Data Quilts

Ecology, Research, Speculative Data 
Data Quilts was a research project exploring both current and future social and biological ecologies of the canals and waterways in London, investigating how we view, consume, translate and preserve environmental information through making practices. The focus was on designing ways to visualise otherwise invisible or abstract data, like pollution levels within our waters.

It began by wondering what was in the water? How could a making process help us understand if the water was clean or polluted?

Natural dyeing processes are incredibly sensitive to the water that's used, added metals, or acids can vastly change the outcome colour. Comparing water samples from across the canal network, this process was showing visually, the environmental data of today. This project brought into question the future of traditional craft processes and how they would change in a damaged environment.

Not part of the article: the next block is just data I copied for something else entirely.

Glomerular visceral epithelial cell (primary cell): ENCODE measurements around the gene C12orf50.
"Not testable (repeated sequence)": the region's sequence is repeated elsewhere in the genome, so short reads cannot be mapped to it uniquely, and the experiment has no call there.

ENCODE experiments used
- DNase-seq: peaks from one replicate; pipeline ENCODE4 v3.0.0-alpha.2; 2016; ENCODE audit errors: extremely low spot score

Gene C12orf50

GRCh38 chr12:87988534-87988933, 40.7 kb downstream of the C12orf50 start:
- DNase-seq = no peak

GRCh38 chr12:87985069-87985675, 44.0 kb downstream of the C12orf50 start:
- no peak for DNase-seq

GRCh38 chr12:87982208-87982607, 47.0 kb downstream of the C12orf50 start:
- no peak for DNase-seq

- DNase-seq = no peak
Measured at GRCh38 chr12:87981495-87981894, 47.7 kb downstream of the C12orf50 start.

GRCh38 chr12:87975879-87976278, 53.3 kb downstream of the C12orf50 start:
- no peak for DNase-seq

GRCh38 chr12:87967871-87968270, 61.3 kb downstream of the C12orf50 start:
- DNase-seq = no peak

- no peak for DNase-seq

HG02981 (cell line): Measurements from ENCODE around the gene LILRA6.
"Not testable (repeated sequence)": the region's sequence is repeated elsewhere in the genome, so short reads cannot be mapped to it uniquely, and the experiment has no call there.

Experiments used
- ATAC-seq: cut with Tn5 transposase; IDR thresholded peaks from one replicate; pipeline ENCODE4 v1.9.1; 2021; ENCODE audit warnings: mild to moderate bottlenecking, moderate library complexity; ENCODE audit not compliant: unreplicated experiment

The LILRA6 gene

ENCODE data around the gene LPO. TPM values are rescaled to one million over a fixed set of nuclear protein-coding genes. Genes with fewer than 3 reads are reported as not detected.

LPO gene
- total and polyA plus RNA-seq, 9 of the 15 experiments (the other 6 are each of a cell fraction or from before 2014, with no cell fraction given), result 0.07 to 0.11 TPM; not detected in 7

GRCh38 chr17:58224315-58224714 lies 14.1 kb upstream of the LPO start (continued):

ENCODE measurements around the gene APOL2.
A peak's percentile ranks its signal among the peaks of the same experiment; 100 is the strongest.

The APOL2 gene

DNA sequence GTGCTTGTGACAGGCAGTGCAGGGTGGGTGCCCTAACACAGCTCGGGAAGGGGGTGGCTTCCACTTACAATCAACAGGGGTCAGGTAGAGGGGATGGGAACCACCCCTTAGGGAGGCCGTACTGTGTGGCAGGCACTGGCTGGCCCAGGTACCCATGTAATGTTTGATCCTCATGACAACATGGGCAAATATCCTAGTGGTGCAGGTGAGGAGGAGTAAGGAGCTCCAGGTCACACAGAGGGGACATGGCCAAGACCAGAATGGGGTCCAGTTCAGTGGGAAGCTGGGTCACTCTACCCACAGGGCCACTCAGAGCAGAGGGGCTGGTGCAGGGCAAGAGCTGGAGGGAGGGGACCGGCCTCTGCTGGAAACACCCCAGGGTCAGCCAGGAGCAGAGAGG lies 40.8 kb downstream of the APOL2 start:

Extrapolating upon current climate predictions in the IPCC report, the natural dye processes were repeated with each water sample with the addition of hormones, metals and artificial fertilisers to simulate a future in which our waters are becoming progressively more contaminated and polluted.

This opened up an ability to offer a set of provocations, so that we could imagine alternative futures for the canals, that hopefully expands our capacity for care.